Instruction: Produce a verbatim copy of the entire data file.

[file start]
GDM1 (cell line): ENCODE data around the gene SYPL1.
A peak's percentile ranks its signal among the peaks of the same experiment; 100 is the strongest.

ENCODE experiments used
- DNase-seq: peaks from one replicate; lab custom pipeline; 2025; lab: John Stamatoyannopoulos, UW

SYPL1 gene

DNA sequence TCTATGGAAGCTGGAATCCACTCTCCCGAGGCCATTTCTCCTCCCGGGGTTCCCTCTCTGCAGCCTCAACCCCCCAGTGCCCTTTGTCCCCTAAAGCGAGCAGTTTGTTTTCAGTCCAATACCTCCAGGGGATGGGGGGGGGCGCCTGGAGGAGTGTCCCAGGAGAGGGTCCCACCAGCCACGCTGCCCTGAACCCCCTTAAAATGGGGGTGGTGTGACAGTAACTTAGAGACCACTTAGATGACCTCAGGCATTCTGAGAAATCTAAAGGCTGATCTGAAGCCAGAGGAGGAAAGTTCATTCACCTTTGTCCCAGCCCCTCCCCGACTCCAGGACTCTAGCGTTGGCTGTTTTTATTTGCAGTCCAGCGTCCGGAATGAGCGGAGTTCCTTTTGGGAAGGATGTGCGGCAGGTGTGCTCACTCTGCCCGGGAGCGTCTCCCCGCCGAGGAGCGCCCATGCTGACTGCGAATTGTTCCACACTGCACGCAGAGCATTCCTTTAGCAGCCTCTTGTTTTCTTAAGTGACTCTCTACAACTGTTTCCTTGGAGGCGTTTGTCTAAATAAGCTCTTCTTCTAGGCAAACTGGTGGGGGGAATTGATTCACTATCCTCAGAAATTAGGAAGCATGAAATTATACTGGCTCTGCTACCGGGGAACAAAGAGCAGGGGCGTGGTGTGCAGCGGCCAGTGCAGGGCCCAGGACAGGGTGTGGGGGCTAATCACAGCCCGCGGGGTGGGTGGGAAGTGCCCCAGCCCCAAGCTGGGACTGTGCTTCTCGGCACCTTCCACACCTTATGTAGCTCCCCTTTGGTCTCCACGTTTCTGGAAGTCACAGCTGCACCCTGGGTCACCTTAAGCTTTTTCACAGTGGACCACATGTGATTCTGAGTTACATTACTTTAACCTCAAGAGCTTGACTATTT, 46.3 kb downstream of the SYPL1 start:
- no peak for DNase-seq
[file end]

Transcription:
GDM1 (cell line): ENCODE data around the gene SYPL1.
A peak's percentile ranks its signal among the peaks of the same experiment; 100 is the strongest.

ENCODE experiments used
- DNase-seq: peaks from one replicate; lab custom pipeline; 2025; lab: John Stamatoyannopoulos, UW

SYPL1 gene

DNA sequence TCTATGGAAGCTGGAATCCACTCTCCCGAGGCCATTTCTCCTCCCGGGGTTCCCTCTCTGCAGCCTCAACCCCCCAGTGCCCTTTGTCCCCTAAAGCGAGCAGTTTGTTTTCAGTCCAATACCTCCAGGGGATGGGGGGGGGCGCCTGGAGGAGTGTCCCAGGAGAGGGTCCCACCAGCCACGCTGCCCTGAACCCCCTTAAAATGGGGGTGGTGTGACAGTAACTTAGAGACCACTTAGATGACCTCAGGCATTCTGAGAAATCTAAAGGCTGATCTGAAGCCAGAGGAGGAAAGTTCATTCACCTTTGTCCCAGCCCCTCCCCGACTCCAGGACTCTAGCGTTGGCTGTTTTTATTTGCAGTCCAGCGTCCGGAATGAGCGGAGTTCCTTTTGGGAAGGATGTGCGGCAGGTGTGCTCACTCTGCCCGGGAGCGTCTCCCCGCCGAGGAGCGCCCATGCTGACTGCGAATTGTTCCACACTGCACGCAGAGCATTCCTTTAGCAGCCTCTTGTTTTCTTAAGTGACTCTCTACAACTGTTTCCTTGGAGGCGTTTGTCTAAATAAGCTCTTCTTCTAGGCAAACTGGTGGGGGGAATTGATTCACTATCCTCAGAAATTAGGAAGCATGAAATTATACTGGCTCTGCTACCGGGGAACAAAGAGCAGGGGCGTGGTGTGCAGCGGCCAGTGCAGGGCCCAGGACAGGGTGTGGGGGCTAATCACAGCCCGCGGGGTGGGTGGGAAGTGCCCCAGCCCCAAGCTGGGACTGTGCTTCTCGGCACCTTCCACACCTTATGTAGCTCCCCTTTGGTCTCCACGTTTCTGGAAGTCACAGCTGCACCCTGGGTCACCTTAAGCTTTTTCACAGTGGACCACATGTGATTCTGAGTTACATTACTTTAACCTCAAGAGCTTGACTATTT, 46.3 kb downstream of the SYPL1 start:
- no peak for DNase-seq